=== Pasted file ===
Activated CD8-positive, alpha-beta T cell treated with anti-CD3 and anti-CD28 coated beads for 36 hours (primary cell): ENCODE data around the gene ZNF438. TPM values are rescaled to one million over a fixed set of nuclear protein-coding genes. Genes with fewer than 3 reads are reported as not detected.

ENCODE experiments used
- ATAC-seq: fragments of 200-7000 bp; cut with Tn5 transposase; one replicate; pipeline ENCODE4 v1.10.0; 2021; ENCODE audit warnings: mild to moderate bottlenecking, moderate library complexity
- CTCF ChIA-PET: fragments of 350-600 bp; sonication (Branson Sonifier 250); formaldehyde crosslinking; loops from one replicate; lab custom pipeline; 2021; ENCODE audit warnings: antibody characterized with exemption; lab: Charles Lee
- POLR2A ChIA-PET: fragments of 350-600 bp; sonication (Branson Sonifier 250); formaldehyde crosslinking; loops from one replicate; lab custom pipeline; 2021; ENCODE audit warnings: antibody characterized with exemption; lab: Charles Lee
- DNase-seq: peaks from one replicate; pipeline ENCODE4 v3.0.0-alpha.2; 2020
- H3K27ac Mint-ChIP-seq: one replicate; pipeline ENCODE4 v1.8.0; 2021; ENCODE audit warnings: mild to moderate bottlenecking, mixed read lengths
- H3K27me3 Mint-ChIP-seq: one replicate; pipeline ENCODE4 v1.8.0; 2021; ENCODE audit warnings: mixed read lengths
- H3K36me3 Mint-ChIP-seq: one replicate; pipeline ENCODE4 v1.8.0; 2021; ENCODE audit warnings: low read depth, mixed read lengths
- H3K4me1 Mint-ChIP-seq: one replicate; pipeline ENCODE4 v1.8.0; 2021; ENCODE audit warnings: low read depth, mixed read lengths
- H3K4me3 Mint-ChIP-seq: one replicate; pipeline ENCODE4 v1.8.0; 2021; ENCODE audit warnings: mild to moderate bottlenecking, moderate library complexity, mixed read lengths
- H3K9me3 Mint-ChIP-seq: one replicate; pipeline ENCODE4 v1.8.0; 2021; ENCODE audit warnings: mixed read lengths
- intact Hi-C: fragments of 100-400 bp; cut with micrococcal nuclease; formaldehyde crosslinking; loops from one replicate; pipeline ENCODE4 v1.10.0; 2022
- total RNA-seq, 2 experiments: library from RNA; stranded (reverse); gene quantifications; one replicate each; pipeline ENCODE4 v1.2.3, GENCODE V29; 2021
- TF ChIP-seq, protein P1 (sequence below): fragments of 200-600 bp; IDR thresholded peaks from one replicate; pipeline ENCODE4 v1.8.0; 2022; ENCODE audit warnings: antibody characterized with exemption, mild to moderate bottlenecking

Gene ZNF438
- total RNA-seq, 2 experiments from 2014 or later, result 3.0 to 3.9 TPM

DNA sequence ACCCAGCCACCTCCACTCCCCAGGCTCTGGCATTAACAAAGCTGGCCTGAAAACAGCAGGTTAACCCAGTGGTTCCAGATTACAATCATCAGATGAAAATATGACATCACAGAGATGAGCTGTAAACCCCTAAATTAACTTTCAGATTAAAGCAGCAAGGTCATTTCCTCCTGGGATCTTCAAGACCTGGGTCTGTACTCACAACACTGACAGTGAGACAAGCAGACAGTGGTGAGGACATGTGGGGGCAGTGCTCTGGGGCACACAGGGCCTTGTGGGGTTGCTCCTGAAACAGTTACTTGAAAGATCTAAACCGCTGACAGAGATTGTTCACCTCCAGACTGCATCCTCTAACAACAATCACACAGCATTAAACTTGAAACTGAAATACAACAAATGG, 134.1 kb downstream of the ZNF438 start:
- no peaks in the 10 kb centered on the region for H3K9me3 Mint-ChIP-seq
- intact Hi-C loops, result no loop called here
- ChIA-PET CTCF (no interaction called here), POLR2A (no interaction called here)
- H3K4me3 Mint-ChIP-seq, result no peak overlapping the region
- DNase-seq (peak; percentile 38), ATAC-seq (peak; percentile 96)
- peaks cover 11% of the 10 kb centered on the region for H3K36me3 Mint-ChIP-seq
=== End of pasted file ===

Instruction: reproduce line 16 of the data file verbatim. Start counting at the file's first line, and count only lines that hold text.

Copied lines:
Gene ZNF438